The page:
What Costco Fans Hate Most About The Rotisserie Chicken In A Bag

Costco rotisserie chicken in bag
Costco rotisserie chicken in bag - Smith Collection/gado/Getty Images

Of all of the deliciously prepared food options at Costco, the straight-off-the-spit rotisserie chickens are no doubt among its most beloved. Not only are they juicy, tender, and ready to eat, but best of all, they're priced at a wallet-friendly $4.99, despite inflation. Considering all that, it's no wonder the grocery giant sold more than 137 million rotisserie chickens globally in 2023 alone, as revealed during the company's 2024 shareholder meeting.

There's no question whether Costco customers love the store's signature seasoned birds. But when it comes to its newly redesigned packaging, well, that's another story. Since March of this year, the retailer has begun to sell its rotisserie chicken in soft plastic bags instead of its former hard-shelled plastic containers at locations throughout the United States, and shoppers have been quick to complain about its messy, leak-prone design.

Kicking off an entire thread of grievances, Redditor u/Bozerks wrote, "Chicken juice spilled all over the trunk of our car. These new bags leak!!" The thread has since garnered nearly 600 responses, with many commenters also bemoaning the bags' greasy exteriors. "The bags were slick with juice on the display...so my hands were then covered in grease...Putting them on the belt for checkout got chicken grease on that, too," one user lamented. Another wrote that, as a deli worker, they also disliked the bags as it takes longer to pack the chicken and makes the whole process a lot messier.

Read more: 14 Popular Chain Grocery Stores For Meat, Ranked Worst To Best

The New Packaging's Flaws May Defeat Their Purpose

Costco fresh rotisserie chickens
Costco fresh rotisserie chickens - calimedia/Shutterstock

Shoppers have suggested solving the issue by snagging additional plastic bags from the meat section and simply double-bagging the chicken to contain any seeping grease or, as Reddit puts it, "chicken juice." Ironically enough, such a solution seems to defeat the purported purpose of Costco's packaging swap in the first place.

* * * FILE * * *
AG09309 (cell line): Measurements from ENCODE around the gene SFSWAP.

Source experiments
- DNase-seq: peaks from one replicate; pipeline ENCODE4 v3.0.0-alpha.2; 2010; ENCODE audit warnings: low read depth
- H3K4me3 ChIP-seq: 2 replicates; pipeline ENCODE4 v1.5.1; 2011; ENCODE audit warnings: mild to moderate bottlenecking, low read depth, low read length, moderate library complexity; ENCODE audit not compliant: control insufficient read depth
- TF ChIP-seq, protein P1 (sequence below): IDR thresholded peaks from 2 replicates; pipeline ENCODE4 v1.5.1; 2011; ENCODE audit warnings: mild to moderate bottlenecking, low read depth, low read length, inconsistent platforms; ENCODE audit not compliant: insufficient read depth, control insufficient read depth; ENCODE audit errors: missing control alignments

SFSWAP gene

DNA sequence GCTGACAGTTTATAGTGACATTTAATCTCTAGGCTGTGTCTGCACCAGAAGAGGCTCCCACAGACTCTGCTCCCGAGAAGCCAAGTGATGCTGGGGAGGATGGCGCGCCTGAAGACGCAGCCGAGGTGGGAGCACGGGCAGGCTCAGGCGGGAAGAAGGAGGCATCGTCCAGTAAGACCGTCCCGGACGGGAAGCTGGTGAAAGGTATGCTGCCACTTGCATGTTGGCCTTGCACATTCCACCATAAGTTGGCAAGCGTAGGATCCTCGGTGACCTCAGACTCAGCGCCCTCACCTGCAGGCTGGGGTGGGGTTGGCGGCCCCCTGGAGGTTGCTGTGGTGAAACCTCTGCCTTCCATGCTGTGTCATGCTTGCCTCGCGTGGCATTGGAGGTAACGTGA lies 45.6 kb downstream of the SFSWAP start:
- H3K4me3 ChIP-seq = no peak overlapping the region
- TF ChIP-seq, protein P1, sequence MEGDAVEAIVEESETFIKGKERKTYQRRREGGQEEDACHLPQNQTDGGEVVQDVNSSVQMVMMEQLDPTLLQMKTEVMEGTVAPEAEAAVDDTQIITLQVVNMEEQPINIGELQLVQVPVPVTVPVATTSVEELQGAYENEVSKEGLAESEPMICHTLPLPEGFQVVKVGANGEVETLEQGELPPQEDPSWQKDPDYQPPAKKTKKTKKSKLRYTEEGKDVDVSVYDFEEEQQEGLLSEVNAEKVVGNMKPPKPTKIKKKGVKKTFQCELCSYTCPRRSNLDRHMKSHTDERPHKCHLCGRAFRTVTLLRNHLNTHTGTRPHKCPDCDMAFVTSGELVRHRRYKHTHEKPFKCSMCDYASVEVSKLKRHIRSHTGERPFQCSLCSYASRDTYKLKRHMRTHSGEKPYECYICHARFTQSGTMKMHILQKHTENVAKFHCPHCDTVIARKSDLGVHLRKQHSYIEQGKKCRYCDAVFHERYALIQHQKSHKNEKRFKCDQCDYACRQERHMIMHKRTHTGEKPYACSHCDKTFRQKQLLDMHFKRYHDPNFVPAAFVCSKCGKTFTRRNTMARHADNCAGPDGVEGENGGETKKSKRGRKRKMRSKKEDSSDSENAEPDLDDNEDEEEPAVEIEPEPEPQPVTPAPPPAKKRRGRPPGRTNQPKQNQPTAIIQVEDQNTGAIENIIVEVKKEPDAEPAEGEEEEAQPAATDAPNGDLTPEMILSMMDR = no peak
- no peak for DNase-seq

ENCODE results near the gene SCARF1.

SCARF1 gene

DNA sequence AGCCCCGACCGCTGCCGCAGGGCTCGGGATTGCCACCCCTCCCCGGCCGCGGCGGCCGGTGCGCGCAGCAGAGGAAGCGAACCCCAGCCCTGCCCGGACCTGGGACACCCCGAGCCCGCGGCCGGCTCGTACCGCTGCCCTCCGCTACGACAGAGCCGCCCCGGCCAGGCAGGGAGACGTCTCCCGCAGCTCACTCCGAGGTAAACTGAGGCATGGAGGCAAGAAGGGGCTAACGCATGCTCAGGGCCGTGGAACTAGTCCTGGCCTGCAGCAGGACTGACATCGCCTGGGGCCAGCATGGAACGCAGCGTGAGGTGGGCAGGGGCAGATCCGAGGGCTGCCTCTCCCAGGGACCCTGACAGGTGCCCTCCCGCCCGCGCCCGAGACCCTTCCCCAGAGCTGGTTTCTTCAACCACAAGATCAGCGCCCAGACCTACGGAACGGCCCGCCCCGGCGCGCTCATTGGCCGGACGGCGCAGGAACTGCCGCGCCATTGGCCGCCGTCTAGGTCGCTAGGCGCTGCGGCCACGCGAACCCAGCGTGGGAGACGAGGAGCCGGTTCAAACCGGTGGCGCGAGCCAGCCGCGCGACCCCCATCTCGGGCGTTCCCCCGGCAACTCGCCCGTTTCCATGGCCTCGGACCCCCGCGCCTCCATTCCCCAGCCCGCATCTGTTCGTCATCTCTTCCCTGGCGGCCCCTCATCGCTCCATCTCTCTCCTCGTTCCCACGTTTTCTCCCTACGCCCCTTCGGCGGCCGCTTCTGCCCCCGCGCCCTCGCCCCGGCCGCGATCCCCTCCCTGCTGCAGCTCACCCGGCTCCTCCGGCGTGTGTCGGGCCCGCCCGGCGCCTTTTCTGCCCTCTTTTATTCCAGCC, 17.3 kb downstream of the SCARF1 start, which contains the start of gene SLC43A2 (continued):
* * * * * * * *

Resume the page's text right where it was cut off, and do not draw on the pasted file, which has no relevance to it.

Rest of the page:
According to signage displayed at some of the store's locations, the soft bags are in fact meant to serve as a more eco-friendly alternative to the hard clamshell containers. Per Costco's messaging, they use 75% less plastic and save over 17 million pounds of resin each year. The new bags are also estimated to reduce carbon emissions by 4,000 metric tons, with the company claiming that they will require 1,000 fewer trucks for deliveries (via Packaging Dive). While that all sounds great in theory, having to use extra bags and resources to prevent leakage certainly isn't ideal in terms of long-term sustainability.

Since the new packaging hasn't rolled out at every U.S. Costco outpost just yet, there's still hope that the chain will be able to tackle and remedy the leaky design. For one thing, the rotisserie bags have been used at Costco locations in Canada for about a year now, and don't seem to be having the same leak problem. As one Canadian customer wrote on Reddit in response to the seeping bags, "I've literally never seen any of the shelves with stains like this. So likely whatever the issue is can be fixed."

Read the original article on Tasting Table.